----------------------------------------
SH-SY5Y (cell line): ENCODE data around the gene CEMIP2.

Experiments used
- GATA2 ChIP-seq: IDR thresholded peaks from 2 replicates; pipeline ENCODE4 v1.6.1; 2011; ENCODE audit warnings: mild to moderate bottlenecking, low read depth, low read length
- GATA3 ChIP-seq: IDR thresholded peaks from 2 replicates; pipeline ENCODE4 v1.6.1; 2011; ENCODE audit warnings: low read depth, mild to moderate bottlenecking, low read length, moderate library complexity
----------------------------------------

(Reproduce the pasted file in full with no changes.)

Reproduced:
SH-SY5Y (cell line): ENCODE data around the gene CEMIP2.

Experiments used
- GATA2 ChIP-seq: IDR thresholded peaks from 2 replicates; pipeline ENCODE4 v1.6.1; 2011; ENCODE audit warnings: mild to moderate bottlenecking, low read depth, low read length
- GATA3 ChIP-seq: IDR thresholded peaks from 2 replicates; pipeline ENCODE4 v1.6.1; 2011; ENCODE audit warnings: low read depth, mild to moderate bottlenecking, low read length, moderate library complexity